Peacocks on a Plane

By Jonathan Spira on 7 February 2018
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It took a peacock to bring everyone to his senses.

Oddly enough, it wasn’t the pig, the duck, the snake, the spider, the chicken, the rooster, or the turkey that brought the pot to a boil.

It was the peacock.

As most people know by now, an over-entitled woman tried – albeit without success – to bring a peacock onto a United Airlines flight out of Newark in January, claiming that the peafowl was an emotional support animal.

Given that you, dear reader, spend a significant amount of time in the air, you’ve likely seen your share of pigs, monkeys, birds, snakes, and of course dogs taking up space intended for other passengers, causing kerfuffles with passengers who are allergic to some animals, defecating in the aisle, and simply behaving like, well, animals.

Then there was an emotional support dog on Delta flight 1430 from Atlanta to San Diego that mauled another passenger, and other passengers who, when they indicated they were allergic to dogs, were asked to deplane while the dog and owner remained behind.

Amidst the social-media maelstrom following peacock-gate, United decided to follow Delta Air Lines’ lead and clamp down on passengers who take untrained, possibly aggressive, animals on flights under the guise of them being service animals.

The airline said it is taking these steps due to “a lack of regulation that has led to serious safety risks involving untrained animals in flight.”

While this all seems to have come out of nowhere, it was long in the making. A 1986 law, the Air Carrier Access Act of 1986, prohibits “discrimination against handicapped individuals” and meant to ensure that disabled individuals could travel with their service animals. It also allowed for emotional support animals, but some pet owners began to realize that there was no reason to pay $125 for Fido to travel in a kennel (or below deck) when, with a few wags of the tail, it could be credentialed as an emotional support animal.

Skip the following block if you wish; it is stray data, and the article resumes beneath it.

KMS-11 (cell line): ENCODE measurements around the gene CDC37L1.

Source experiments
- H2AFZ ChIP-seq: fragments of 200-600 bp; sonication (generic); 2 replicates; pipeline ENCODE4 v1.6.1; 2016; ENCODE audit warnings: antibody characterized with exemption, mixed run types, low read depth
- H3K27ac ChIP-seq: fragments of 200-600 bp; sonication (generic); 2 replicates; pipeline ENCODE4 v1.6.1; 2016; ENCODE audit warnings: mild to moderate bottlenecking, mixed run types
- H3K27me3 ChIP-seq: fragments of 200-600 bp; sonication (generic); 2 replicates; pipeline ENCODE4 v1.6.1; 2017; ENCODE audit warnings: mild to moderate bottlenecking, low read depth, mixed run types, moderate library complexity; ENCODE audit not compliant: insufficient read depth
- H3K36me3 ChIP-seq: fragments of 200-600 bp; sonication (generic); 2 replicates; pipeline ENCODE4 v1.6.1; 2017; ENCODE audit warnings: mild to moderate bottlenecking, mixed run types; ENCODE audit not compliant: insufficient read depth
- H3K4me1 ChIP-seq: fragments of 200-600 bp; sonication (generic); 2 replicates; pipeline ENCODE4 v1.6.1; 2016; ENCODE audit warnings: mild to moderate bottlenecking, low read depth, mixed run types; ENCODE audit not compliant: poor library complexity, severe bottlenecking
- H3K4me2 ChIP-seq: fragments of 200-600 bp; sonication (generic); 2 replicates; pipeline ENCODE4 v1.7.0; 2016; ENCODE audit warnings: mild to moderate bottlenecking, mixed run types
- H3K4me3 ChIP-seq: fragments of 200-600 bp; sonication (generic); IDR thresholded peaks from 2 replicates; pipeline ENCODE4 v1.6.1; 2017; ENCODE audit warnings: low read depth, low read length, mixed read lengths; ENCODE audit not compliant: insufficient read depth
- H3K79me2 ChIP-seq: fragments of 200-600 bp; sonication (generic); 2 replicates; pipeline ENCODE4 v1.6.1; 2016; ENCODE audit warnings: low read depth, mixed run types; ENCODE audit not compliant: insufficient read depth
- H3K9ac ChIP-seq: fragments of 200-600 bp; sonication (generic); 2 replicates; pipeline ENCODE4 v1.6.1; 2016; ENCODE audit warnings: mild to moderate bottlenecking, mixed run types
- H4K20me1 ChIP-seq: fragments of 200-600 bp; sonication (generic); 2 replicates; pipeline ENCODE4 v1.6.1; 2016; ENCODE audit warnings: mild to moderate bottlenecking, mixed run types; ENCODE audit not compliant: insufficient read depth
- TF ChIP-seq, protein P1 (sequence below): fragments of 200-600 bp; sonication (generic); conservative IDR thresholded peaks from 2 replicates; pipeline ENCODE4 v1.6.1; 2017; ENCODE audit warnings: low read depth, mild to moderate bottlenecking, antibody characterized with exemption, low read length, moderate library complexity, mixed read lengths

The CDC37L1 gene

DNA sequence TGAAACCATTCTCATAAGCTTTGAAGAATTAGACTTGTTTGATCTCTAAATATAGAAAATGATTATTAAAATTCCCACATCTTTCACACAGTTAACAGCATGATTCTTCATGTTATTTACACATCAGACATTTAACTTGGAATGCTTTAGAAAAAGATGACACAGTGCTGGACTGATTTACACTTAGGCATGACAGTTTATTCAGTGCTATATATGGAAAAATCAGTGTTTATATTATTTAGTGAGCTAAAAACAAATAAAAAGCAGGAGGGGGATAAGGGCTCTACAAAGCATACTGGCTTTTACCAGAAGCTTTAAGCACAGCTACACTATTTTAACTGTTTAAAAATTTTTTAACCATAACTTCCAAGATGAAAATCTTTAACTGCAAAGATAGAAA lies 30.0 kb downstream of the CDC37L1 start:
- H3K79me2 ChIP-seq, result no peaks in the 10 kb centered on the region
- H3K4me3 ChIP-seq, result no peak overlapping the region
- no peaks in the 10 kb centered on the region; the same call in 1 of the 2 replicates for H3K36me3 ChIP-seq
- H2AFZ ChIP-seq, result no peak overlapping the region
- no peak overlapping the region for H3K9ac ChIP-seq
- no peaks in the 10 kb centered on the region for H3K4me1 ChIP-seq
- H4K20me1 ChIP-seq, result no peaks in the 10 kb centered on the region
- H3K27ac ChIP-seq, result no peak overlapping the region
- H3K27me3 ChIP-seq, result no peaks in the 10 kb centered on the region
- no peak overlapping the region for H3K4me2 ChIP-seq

Here’s where things went afowl, quite literally. As more and more pet owners became aware of how to game the system, a cottage industry sprung up of companies that sell emotional-support animal vests and doctors that will certify a patient over the Internet as being in need of such an animal.

As a recent story in the Washington Post put it, the effectiveness of emotional-support animals “is poorly substantiated through studies but widely embraced by the public.”

The new and stricter rules adopted by Delta and United should curtail many of these abuses and it’s likely that other major airlines such as American and Southwest will follow their example.

Until then, I’d strongly advise not to walk around the airport carrying raw meat.

(Photo: Accura Media Group)

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